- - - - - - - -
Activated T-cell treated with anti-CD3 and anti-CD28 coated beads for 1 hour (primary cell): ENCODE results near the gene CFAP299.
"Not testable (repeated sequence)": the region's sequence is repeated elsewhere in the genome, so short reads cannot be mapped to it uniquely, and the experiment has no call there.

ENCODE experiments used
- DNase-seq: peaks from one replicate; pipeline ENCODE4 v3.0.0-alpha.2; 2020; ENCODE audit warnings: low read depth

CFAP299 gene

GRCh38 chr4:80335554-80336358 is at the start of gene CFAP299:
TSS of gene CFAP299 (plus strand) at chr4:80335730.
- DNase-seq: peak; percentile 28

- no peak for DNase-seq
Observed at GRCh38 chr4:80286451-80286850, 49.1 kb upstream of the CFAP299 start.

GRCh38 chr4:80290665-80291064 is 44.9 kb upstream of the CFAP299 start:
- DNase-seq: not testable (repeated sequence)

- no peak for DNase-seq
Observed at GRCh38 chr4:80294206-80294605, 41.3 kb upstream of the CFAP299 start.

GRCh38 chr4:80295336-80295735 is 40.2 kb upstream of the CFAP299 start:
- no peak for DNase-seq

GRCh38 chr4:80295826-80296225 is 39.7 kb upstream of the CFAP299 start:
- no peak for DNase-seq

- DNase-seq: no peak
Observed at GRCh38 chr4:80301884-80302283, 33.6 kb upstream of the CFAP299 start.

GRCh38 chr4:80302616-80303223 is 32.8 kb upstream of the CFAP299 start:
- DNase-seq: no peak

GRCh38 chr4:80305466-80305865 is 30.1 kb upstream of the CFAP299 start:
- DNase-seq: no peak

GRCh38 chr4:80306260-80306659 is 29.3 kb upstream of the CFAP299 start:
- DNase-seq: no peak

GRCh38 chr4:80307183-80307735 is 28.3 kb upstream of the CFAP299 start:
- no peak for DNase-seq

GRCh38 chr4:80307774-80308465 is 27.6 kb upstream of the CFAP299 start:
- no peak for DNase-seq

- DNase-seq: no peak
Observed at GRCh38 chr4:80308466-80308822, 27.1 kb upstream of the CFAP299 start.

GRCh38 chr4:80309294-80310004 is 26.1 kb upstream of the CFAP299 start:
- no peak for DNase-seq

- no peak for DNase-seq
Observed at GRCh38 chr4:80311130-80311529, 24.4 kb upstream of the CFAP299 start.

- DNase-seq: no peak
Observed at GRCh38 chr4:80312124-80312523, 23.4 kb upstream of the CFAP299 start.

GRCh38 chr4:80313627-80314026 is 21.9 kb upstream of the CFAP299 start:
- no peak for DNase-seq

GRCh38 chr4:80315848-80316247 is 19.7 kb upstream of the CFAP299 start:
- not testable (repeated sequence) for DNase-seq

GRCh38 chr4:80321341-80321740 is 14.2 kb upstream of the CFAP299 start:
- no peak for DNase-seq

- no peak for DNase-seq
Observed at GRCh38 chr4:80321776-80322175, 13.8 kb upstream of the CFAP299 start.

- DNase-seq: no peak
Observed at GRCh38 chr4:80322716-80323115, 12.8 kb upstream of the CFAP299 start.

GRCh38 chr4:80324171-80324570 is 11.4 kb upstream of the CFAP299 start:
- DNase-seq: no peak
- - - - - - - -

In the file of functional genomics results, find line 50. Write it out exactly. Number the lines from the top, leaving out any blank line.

- DNase-seq: no peak